1. From your experience, what are the most common causes of arc events in industrial pumping systems?
A hazardous arc flash condition may arise from various causes, and often occurs during maintenance or troubleshooting. Ideally, work on an electrical system can be 100 percent safe only if that system is totally de-energized while work is being performed.
In many instances, such as in the process industries where facilities are required to operate continuously, a totally de-energized system may not always be possible. The electrical system may need to be energized, and the process may need to remain running while maintenance or troubleshooting tasks are performed. The steps involved in confirming that an electrical circuit is indeed de-energized may also put workers at risk.
Employees who work in the electrical inspection industry find that they may be exposed to shock and arc flash hazards while conducting the necessary inspections of electrical systems.
Other maintenance tasks are performed at times when the facility or its processes are not fully operational. Although the power system is energized, some of the contributing motor loads may be shut down. Therefore, during maintenance operations, when the propensity for arc flash conditions is high, the available fault current may be significantly lower than the calculated maximum. In many cases, lower fault currents can result in higher arc flash energy, since the overcurrent protective device may not clear the fault as quickly.
2. What steps can I take to evaluate arc flash risk in my facilities?
The most important first step is to complete an arc flash hazard analysis. During this facility evaluation, power systems engineers perform a short circuit, selective coordination and arc flash hazard analysis that quantifies the release of thermal energy associated with a potential arc flash event. They will then describe safety recommendations to protect workers and equipment based on the analysis.
The results of the arc flash calculations are based on the calculated values of fault current magnitudes found in the short circuit study and the associated clearing times of overcurrent protection devices as determined by the coordination study.
The purpose of this analysis is to determine the incident energy (measured in calories/centimeter-squared) potentially present during an arc flash event. The magnitude of the incident energy is calculated on the basis of the available fault current, the clearing time of associated system protection and the physical parameters of the system location. Associated with this calculation is the determination of a working distance within which the incident energy level does not exceed 1.2 cal/cm2. Appropriate personal protective equipment (PPE) should be used when working on or near energized equipment above the 1.2 cal/cm2 threshold.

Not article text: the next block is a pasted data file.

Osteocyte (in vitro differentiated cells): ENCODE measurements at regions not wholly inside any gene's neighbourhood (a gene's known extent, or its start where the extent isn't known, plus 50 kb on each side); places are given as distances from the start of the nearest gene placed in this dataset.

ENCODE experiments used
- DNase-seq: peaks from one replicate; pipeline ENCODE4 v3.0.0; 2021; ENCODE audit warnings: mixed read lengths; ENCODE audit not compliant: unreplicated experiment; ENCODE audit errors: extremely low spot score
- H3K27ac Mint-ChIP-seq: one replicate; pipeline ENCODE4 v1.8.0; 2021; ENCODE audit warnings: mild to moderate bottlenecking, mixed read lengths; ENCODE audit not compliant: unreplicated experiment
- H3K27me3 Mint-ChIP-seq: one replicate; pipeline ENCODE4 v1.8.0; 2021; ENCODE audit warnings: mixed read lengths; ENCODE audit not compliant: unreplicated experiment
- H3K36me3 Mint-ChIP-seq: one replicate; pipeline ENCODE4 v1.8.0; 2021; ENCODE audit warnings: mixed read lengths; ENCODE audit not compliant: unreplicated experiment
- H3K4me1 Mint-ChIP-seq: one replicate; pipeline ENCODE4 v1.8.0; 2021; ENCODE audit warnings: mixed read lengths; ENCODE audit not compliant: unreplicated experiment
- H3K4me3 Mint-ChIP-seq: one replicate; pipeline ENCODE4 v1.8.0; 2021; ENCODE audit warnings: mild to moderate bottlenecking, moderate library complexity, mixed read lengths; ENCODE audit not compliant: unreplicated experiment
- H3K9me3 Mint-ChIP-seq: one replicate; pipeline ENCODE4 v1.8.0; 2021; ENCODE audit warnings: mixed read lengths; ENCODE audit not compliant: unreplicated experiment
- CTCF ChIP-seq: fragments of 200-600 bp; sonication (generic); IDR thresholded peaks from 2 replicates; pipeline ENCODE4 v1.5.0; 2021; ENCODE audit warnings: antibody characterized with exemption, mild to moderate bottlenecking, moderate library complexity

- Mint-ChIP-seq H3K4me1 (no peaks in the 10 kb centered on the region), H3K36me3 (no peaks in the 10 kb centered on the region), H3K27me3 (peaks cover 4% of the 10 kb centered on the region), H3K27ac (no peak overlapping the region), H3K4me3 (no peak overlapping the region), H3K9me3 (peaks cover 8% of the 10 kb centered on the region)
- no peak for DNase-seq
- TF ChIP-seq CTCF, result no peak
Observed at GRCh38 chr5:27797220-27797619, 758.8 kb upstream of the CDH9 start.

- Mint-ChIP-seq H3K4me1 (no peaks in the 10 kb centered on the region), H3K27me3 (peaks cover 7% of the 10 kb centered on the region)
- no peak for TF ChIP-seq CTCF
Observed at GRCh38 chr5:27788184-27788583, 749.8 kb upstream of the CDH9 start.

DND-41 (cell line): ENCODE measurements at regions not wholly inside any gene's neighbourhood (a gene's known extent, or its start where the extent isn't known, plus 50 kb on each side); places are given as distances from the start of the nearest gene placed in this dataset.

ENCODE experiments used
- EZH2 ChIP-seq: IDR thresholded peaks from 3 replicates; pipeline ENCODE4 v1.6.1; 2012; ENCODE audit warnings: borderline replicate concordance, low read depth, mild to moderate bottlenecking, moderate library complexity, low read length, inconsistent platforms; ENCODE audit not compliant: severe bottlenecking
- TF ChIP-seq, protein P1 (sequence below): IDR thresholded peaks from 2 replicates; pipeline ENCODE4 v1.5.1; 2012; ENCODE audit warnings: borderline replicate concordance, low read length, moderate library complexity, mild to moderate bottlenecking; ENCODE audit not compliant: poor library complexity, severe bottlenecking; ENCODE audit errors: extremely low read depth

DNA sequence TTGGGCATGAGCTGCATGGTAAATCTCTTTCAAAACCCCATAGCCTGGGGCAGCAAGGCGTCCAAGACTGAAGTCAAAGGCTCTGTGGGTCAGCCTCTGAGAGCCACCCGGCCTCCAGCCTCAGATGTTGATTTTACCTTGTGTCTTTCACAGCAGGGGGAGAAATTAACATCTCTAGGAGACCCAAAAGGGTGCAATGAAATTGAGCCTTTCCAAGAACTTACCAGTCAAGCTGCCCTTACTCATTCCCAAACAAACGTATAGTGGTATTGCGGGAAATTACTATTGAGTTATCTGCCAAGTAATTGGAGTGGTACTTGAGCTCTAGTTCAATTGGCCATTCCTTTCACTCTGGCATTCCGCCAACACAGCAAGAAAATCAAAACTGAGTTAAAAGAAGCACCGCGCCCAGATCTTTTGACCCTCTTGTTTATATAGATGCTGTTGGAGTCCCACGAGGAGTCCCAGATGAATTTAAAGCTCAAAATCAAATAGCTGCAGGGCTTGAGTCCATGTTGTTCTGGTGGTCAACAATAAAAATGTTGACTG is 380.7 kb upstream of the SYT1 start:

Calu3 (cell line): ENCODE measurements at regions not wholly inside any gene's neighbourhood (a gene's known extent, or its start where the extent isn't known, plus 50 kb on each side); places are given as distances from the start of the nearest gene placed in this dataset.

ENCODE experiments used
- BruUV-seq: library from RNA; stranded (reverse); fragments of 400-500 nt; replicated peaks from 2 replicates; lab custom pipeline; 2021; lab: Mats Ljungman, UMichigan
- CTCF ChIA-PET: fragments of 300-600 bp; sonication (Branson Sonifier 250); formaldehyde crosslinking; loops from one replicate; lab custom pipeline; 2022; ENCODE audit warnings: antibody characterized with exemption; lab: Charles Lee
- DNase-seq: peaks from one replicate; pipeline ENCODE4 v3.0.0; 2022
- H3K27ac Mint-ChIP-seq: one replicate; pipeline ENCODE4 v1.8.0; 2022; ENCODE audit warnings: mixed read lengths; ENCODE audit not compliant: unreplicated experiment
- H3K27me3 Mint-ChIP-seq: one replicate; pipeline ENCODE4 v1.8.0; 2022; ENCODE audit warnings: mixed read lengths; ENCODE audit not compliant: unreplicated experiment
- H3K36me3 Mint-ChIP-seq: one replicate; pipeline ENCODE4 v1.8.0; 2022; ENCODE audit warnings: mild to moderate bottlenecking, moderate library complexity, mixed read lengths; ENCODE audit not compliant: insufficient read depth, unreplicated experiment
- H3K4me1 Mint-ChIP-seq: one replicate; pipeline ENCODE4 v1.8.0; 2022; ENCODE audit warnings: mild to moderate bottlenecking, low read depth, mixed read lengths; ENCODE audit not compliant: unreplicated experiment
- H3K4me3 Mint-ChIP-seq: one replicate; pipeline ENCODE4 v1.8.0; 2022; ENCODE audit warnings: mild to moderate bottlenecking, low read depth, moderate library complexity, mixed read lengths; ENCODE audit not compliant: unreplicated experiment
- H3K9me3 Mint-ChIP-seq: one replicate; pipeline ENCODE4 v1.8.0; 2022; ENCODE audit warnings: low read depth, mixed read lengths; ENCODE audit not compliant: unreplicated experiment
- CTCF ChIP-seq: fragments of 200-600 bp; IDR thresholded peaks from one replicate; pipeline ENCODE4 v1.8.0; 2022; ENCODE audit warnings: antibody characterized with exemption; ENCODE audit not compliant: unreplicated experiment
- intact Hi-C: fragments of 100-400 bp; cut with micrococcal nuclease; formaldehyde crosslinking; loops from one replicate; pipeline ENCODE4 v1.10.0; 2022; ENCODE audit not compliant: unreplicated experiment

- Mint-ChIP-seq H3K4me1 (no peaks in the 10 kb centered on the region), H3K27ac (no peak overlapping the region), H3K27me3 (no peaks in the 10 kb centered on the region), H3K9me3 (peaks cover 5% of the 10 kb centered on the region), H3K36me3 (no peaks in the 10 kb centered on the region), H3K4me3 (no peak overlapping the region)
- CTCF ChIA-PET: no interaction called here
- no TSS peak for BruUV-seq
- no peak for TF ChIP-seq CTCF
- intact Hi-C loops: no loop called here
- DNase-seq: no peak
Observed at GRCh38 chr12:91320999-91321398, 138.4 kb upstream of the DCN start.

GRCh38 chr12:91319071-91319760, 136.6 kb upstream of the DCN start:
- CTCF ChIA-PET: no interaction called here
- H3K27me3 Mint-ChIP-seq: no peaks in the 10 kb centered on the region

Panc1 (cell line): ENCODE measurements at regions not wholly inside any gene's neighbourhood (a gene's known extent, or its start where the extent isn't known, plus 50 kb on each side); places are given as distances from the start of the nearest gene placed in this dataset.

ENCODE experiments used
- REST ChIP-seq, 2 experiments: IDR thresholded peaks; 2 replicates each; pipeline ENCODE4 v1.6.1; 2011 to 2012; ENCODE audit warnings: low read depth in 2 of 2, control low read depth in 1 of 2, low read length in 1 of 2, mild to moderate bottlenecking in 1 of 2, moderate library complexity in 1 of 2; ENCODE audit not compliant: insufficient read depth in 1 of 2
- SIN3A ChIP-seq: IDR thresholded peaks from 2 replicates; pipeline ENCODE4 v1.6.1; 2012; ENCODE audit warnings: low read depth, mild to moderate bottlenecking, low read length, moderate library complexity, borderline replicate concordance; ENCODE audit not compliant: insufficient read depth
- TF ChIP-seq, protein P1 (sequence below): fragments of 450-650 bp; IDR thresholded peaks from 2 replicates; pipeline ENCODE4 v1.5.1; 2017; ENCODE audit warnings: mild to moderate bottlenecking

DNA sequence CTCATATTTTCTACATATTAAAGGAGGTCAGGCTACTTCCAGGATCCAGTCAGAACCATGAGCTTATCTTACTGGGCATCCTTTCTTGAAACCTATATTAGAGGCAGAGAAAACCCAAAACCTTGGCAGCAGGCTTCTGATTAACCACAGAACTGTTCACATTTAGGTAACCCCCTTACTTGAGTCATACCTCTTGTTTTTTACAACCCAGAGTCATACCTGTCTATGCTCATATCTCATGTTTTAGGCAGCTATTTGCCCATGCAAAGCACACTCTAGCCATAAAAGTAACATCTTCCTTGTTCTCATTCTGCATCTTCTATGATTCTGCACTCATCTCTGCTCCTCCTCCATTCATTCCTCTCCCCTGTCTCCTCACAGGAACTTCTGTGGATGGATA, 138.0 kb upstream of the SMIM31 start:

The results of the working distance and incident energy calculations should be displayed in labels on equipment enclosures to inform and direct facility personnel with respect to the potential arc flash hazard and appropriate PPE.
3. What are the important arc flash standards to know?
A number of established guidelines for arc flash prevention are intended to help prevent injury and equipment damage. The overall goal of the arc flash hazard analysis performed by power systems engineers is to help facilities meet or exceed these standards.
National Fire Protection Association (NFPA) 70E-2018 requires facility personnel to wear PPE when performing various tasks in locations susceptible to potential arc flash hazards. For instance, if the arc flash hazard analysis determines that the incident energy at a given electrical panel is 6.8 cals/cm2, then the worker might wear an 8.0 cals/cm2 suit before performing energized work. The heat energy hazard is addressed by the PPE.
The NFPA 70E also addresses the risk of injury, both in terms of likelihood and severity. The risk is work task based. For instance, operating a circuit breaker from behind a closed door would pose a lower risk than using a test instrument to measure voltage at a circuit breaker’s terminals with the door open.
In 2002, the Institute of Electrical and Electronics Engineers (IEEE) reported the results of extensive testing during arc flash events and created a model that is used to calculate incident energy based on electrical system parameters. IEEE Standard 1584-2002 describes the test procedures and provides a calculator that develops an accurate means of determining a safe arc flash boundary, working distance and incident energy level. The basis for this method is experimental data recorded from simulated arcs corresponding to bolted, three-phase fault currents measured at the terminals of an experimental enclosure.
IEEE Standard C37.20.7-2017 is a guide for testing switchgear rated up to 52 kilovolts (kV) for internal arcing faults. Equipment tested to IEEE Std. C37.20.7 is engineered to safeguard against the impact of abnormal internal pressure or arc flash, as long as all doors and access areas are closed and appropriately secured.
4. I’ve seen the term “arc resistant” used when discussing motor control centers, drives and switchgear. What does it mean?
Arc resistant switchgear protects operating and maintenance personnel from dangerous arcing faults by redirecting or channeling the arc energy out of the top of the switchgear. This equipment will also incorporate sealed joints, top-mounted pressure relief vents, reinforced hinges or latches and “through-the-door racking” to minimize exposure to harmful gases and significantly reduce the risk of injury to facility personnel in the event of an arc flash event.
IEEE C37.20.7 defines switchgear arc resistance in two basic categories: